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 Examining Distributions

## Kernel Density Curve

A kernel density curve may follow the shape of the distribution more closely. To construct a normal kernel density curve, one parameter is required: the bandwidth .The value of determines the degree of smoothing in the estimate of the density function. You can either specify a value of , or you can let SAS/INSIGHT software find a value based on minimizing an estimate of the mean integrated square error (MISE).

 Choose Curves:Kernel Density.

Figure 12.16: Kernel Density Estimation Dialog

 Click OK in the dialog.

The kernel density curve is constructed with a bandwidth based on the approximated mean integrated square error (AMISE), and it provides a good visual representation of the distribution, as illustrated in Figure 12.17. A table containing the bandwidth and the AMISE is also added to the window.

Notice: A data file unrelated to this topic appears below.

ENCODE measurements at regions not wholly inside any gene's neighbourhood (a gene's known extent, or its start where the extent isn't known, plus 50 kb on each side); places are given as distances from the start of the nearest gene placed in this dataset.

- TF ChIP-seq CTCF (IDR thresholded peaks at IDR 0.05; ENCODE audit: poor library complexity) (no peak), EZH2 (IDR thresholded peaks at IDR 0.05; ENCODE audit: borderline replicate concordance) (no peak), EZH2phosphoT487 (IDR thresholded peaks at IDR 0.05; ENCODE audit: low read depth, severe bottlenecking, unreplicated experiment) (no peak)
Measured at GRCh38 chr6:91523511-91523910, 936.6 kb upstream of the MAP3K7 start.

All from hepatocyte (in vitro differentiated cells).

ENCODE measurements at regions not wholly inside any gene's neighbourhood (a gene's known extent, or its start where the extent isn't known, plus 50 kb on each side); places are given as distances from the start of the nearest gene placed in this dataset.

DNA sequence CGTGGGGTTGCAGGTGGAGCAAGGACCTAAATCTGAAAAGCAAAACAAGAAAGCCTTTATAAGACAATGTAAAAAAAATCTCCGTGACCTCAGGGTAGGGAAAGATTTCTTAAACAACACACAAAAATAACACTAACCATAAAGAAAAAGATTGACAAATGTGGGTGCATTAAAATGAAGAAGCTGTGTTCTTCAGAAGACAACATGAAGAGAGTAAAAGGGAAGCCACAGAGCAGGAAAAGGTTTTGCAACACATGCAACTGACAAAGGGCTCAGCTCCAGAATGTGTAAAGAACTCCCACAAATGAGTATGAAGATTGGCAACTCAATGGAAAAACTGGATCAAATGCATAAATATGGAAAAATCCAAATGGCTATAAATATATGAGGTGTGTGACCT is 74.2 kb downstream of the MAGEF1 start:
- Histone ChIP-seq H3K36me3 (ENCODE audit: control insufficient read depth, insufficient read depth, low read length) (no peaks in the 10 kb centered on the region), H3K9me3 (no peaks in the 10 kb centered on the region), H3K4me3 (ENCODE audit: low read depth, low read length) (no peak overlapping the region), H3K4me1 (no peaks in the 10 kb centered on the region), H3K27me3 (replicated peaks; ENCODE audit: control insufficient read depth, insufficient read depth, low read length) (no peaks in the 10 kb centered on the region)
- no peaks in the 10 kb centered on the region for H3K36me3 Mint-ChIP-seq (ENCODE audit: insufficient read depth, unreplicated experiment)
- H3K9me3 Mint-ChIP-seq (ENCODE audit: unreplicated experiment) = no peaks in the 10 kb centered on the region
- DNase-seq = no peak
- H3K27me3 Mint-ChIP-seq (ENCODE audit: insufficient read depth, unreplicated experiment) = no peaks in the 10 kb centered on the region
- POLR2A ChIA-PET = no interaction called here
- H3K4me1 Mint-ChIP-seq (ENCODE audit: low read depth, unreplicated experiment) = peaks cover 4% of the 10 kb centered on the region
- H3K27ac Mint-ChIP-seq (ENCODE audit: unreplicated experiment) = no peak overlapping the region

Figure 12.17: Kernel Density Estimate

The C Value slider in the table can be used to change the C value of the kernel estimate. You can use the slider in three ways:

• click the arrow buttons
• click within the slider
• drag within the slider

 Click the left arrow button in the slider.

This decreases the C value by half. As the C value decreases, the density estimate becomes less smooth, as illustrated in Figure 12.18.

 Click within the slider, just to the right of the slider control.

This moves the slider control to the position where you click. The C value is set to a value proportional to the slider position. On most personal computers, clicking within the slider is the fastest way to adjust a curve.

 Drag the slider control left and right.

When you drag the slider, its speed depends on the number of data points, the type of curve, and the speed of your host. Depending on your host, you may be able to improve the speed of the dynamic graphics with an alternate drawing algorithm. To try this, choose Edit:Windows:Graph Options, and set the Fast Draw option.

Figure 12.18: Kernel Density Estimate with a Smaller C Value

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